The next part of the memo then analyzes the event and the warnings in terms of the Airbus protections offered by ALTERNATE LAW, NORMAL LAW, and DIRECT LAW, detailing what was and lost or changed in response to the various alarms, such as the F/CTL ADR DISAGREE. He points out that the checklists contradict each other when the unreliable speed indication checklist says, RELY ON THE STALL WARNING THAT COULD BE TRIGGERED IN ALTERNATE OR DIRECT LAW. IT IS NOT AFFECTED BY UNRELIABLE SPEEDS, BECAUSE IT IS BASED ON ANGLE OF ATTACK, while the icing checklist warns UNDUE STALL WARNINGS MAY MAINLY OCCUR IN THE CASE OF AN AOA DISCREPANCY. (AoA is angle of attack, measured by vanes outside the aircraft, which in severe icing can also be unreliable).

(With the autothrust selected off and the crew confidence that they were not in a stall, no stall recovery inputs were made. Which is good, because the result of stall recovery inputs when you are not in a stall could be an overspeed, and in alternate law, if I understand M. Houang correctly, the high speed protection warnings are reduced).

In response to the two incidents (the second one is not described, but the partial aircraft ident "PTP" is given), Air Caraïbes quickly replaced the pitot tubes on its fleet with a different kind, with drainage designed especially for the heavy precipitation and severe icing encountered.

In October, Air Caraïbes officials met with Airbus representatives, who understood that the stall warning messages were contradictory and that the checklists were difficult to complete rapidly. They said they'd think about modifying the checklists.

And then M. Houang says he hopes the memo has answered everyone's questions, and wishes everyone good flights.

I expect a lot more Airbus pitot tubes to be replaced now, whether or not the similar events preceding the loss of AF447 is determined to stem from the same cause.

8 comments:

X-av8r said...

Trix.
Thank you very much for this article. Very interesting. I was watching "Planet Earth" just now on TV and they discussed an area of the earth's surface that is having serious changes in the magnetic field. Even the Hubble telescope has problems while traveling through this area referred to as the Atlantic Anomaly. It matches up perfectly with the flight path of the two Airbus incidents in your article. Hmmm! (key in the theme song from "Outer Limits") Ike.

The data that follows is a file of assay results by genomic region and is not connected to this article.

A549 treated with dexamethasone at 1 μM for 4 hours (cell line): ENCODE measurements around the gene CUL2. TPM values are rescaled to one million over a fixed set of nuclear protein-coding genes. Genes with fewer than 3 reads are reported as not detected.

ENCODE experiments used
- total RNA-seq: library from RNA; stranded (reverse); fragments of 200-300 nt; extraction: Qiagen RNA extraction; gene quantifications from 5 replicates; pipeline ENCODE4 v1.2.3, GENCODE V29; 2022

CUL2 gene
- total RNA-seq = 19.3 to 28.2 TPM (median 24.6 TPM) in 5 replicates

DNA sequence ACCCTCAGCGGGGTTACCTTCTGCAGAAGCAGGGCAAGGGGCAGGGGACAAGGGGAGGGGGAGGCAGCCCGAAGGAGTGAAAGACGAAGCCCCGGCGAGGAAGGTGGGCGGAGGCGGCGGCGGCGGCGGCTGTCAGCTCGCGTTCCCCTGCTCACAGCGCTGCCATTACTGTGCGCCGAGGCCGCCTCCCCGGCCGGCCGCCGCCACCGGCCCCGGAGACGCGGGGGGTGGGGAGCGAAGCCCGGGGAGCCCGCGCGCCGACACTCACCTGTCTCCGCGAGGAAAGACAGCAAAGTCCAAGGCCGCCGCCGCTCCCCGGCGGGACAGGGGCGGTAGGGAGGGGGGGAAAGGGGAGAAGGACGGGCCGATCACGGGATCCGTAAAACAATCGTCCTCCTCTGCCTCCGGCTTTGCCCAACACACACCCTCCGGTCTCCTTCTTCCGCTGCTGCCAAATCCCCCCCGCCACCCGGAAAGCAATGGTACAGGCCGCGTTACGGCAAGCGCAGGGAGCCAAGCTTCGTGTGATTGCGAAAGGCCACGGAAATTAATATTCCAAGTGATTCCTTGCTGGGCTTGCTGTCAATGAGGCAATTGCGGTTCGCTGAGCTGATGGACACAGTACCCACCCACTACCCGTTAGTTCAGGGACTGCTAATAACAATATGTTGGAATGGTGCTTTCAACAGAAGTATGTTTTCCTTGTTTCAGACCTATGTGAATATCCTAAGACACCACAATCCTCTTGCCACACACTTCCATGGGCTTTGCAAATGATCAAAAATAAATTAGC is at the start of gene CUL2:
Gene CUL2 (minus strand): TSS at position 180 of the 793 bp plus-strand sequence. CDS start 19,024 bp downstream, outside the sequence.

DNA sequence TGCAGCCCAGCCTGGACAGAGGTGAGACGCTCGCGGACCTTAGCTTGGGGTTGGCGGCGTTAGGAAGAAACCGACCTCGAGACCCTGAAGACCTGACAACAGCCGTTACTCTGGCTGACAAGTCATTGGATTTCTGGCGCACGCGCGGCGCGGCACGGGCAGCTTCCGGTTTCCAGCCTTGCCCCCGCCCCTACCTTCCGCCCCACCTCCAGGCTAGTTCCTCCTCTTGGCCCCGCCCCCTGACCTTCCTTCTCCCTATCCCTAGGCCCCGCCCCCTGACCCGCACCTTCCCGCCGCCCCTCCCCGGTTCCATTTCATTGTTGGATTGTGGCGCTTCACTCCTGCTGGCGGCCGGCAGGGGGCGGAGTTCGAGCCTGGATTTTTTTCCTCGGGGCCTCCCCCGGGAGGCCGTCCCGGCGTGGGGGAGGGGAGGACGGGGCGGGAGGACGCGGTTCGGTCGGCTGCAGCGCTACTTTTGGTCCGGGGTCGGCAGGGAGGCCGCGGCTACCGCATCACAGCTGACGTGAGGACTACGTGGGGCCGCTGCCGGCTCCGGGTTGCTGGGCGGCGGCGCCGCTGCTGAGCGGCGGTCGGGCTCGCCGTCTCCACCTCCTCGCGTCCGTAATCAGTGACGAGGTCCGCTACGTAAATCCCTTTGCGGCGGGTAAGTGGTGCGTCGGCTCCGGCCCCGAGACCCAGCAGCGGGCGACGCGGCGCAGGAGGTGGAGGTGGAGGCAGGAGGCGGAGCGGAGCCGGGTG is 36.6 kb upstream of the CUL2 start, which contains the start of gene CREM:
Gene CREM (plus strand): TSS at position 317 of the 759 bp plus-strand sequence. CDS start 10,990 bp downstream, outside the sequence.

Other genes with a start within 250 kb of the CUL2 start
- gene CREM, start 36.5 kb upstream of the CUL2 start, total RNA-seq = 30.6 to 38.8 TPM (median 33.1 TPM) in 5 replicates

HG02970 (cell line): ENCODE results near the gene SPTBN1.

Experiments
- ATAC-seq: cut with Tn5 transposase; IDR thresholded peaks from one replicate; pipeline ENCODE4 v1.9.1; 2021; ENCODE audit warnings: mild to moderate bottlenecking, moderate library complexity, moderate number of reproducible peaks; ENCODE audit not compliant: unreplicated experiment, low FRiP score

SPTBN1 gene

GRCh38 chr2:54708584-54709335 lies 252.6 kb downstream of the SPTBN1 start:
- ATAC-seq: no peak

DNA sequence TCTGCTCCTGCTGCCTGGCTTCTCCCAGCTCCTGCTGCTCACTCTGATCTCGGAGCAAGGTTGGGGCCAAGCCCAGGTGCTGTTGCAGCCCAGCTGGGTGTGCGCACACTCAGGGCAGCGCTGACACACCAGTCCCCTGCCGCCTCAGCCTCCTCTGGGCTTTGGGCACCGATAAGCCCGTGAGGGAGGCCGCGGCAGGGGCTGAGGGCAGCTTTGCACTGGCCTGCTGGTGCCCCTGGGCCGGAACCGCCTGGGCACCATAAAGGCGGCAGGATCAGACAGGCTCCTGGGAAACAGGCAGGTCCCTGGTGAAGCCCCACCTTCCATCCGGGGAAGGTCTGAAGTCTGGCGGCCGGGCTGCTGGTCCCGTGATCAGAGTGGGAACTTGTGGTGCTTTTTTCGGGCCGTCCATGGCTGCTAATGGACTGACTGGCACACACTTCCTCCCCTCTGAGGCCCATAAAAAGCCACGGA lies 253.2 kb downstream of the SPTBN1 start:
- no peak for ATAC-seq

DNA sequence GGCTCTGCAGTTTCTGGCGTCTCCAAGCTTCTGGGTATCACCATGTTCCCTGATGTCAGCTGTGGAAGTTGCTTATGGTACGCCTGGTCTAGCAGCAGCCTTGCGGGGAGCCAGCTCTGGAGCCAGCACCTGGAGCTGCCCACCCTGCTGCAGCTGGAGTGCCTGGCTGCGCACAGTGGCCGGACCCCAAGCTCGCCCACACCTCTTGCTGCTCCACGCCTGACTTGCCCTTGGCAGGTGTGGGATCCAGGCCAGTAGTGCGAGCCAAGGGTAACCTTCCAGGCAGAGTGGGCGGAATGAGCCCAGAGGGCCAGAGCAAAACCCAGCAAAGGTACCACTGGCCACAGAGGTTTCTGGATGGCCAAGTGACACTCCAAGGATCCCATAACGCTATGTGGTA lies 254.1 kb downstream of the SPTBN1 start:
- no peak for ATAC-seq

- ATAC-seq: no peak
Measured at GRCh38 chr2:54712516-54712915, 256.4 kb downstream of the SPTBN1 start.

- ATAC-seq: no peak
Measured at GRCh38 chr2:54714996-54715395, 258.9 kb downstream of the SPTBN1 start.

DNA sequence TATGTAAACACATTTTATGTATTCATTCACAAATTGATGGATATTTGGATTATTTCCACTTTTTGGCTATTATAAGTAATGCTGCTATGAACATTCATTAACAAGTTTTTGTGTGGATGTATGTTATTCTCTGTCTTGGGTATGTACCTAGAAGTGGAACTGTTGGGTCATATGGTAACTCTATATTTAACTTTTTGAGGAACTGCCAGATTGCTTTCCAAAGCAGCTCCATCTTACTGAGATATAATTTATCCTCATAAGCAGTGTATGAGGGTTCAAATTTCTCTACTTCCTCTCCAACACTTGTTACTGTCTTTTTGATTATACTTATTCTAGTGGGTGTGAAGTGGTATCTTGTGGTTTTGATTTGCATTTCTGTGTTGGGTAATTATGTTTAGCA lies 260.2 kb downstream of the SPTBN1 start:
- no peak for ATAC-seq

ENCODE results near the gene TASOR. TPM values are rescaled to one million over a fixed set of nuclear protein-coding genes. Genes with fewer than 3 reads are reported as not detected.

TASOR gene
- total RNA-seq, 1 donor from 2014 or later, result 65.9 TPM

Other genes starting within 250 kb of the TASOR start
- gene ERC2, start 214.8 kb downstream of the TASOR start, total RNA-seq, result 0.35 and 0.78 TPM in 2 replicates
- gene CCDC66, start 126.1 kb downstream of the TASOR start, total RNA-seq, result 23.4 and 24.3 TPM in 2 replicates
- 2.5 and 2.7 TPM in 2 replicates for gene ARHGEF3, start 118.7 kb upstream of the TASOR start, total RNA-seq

Sir Lukenwolf said...

Couldn't think of what is was all about when I read the header. Very informative yet scary post. 100 years of aviation and them birds are still brought down or at least put into grave danger by a little metal tube. I can see a lot of poor mechanics working very long hours around the world replacing pitot tubes in the near future.

hawk205 said...

I have reported you to
http://flightlevel390.blogspot.com/
Who, I believe, flies the airbus also.

Aviatrix said...

I e-mailed him an advance copy. We bloggers communicate behind the scenes, you know. We even have secret conventions.

But I'm not sure Dave reads French.

paul b said...

You mentioned that they used GPS: I would have thought it an obvious step for the aircraft systems to look at BOTH the airspeed given by the pitots and the airspeed given by GPS... a bit of intelligent programming (the pitot figures & GPS figures are substantially different, let's do something intelligent here...) could surely make these ocurrences more understandable to the pilots?

It sounds like a very good reason for pilots to throw a $100 GPSr into the cockpit, as an independant cross-check. Ok, it's operation can't be 100% guaranteed, but could be a useful "crosscheck" against a built-in system which has SUDDENLY started giving wierd readings.